Tuesday, July 8, 2008

Light order - Carrying Rigs

One thing we airsofters should be very glad about is that we don’t have to carry body armour. But while the hard core ‘Milsimmer’ might like to load himself down with that Osprey vest or Warrior rig, the rest of us will probably opt for practicality over authenticity as the summer finally arrives.

I know some airsofters that are happy with the poor-man’s webbing – pockets! – but for those like myself who enjoy ‘Milsim lite’ and use mid-caps, there just aren’t enough pockets capacious enough to deal with all our bits and pieces. So, is there a compromise that will give you plenty of load carrying capability but won’t be adding what amounts to an extra layer of clothing to your loadout?

‘Light order’ – belt based rigs

The belt based webbing system has been with soldiers since the beginning of time, and while it has evolved from makeshift belts and hung satchels it eventually standardized itself into a system that became pretty universal by the 19th century – the yoke and belt harness.

2633067223_eb11e8d904_o.jpgThe problem was, the more heavy stuff you wanted to add to a soldier’s belt, the more gravity wanted to see that belt drop down to the soldier’s ankles! So a yoke and straps arrangement was added to the belt – in a similar way to braces – to hold up the belt, allowing more and more pouches to be attached.

Left: Typical belt webbing light order. This is British Army issue, the design of which served through the First World War and the early part of WWII. This style of 'belt and braces' order was replicated around the world in canvas webbing and leather.

While today the MOLLE chest and vest load-carrying systems are all the rage, these items are also primarily designed as a means to carry ballistic plates. They provide protection to the torso by covering the upper body, as much as they can, with plate pockets on the chest, stomach, back and sometimes the sides and neck as well. So, in effect, you are wearing a ‘coat of armour’ which also has a load-carrying capability.

No grunt in the frontline would want to be out and about without this protective bulk, and where it’s a matter of life and death these guys look at the discomfort and extra sweating that these rigs can bring as being a price worthwhile paying.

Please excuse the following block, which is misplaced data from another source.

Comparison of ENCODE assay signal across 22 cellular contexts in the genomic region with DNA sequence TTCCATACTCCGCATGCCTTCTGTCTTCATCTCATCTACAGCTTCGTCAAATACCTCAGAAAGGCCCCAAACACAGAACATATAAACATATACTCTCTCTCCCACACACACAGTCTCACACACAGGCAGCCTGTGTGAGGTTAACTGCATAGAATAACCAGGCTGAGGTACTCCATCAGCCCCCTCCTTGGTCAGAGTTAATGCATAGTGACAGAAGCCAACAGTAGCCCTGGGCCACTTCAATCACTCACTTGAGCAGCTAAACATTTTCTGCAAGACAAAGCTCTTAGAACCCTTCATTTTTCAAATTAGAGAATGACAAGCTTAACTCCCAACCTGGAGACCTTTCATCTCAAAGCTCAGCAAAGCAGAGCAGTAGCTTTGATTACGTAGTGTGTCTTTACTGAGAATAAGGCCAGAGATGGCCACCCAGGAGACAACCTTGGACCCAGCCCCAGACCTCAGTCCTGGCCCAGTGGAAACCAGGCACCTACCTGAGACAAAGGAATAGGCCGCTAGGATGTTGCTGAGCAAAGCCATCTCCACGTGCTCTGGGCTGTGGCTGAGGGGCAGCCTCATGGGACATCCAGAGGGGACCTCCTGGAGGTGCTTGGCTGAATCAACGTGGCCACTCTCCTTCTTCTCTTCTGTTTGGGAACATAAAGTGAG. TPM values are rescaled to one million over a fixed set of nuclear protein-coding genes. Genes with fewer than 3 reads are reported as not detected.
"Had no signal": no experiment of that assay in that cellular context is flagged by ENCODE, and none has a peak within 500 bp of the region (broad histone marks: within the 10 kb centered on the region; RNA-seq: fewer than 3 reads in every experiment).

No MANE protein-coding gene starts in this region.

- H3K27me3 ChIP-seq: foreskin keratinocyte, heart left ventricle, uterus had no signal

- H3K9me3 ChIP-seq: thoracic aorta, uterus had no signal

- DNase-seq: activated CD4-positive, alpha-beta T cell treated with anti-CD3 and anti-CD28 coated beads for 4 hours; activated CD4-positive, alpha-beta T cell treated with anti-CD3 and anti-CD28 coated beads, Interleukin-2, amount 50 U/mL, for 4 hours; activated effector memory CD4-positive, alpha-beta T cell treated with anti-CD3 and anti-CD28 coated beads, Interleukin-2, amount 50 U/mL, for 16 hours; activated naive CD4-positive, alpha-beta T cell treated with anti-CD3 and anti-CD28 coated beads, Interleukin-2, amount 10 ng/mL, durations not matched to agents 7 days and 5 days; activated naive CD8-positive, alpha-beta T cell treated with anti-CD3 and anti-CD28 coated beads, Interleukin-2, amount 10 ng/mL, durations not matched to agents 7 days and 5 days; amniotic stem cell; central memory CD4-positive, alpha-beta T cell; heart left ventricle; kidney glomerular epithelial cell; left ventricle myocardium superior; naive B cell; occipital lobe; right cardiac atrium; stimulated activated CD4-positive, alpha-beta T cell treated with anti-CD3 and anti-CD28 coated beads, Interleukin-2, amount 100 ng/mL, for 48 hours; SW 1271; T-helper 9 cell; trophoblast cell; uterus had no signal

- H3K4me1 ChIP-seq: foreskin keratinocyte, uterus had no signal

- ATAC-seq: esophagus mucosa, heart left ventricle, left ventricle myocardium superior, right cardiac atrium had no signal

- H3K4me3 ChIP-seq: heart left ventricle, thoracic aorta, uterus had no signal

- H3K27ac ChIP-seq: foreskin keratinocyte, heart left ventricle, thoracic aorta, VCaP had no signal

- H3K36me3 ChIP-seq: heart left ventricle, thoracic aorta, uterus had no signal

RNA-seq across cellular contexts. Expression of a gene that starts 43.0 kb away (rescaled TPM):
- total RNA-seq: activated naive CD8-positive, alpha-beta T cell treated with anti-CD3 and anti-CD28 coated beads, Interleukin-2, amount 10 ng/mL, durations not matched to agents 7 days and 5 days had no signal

Lighten up, man!

But for the airsofter – unless an obsessive ‘Geardo’ – plate carrying is a hindrance to the fast manoeuvring play, and in the summer heat it can be a downright ball ache!


LO provides plenty of ventilation to the players upper body, and with its straps ensures you can load that belt up with all the pouches you can without having to be constantly hitching up your belt as it tries to go visit your boots!

Left: Three variations of the 'battle belt', these are the most basic load carrying systems and can either have integrated pouches or a MOLLE system allowing the user to add their own combination of pouches as desired. From top to bottom; the Viper MOLLE VMS (Viper modular system), the Bulle MOLLE KABP (kit and ammo belt pack) and Arktis M110 Allen belt kit. To compensate for increasing loads, you can add a set of harness straps - braces - to these belts to assist thier load carrying capabilities.

But even within light order there are varying levels of sophistication, from just a simple belt and a couple of pouches – which aren’t heavy enough to need a harness – to a full-blown ‘belt and braces’ with extra padding at the shoulders and deep cummerbund to maximize the load carrying real estate.

Whichever you decide to go with all depends on your style of play and just how much you normally carry – for example, whether you hi-cap or mid-cap. But however little or however much you find yourself carrying onto the field, the Light Order system is the ideal way to accommodate your knick-knacks in the least stressful, and most ventilated, manner on a hot summer’s day.

2633966824_edba2b4887_o.jpg Incidentally, while the general trend in the armed forces is to ‘bulk up’, the Light Order systems – like the British Army’s famous Northern Ireland rig – are still very popular with troops, particularly those that don’t need or want to restrict their movements by adding extra body armour. Lighter ballistic vests can be worn under the LO harness if required, but the less restricting LO harness is particularly popular with special forces.

Right: Half way between the basic belt system and full-blown yoke rigs is the harness accessory, which can be attached to any duty belt or MOLLE battle belt. These braces come in a variety of thicknesses and complexity, from a very simple 'H' or 'Y' shaped set of straps to a heavy duty padded set, like the example shown here; the Blackhawk Special Operations H-Gear shoulder harness.

Above: Harness based light order systems. These rigs have wider padded harness yokes to make load carrying a lot more comfortable, but still offer increased ventilation over vest and chest rigs. From left to right; The Bulle MOLLE MLE (multi-level load equipment) Harness, the Tactical Taylor MAV (modular assault vest) 2-piece vest with X Harness and finally the Blackhawk S.T.R.I.K.E. MOLLEE LBE Harness.


No comments: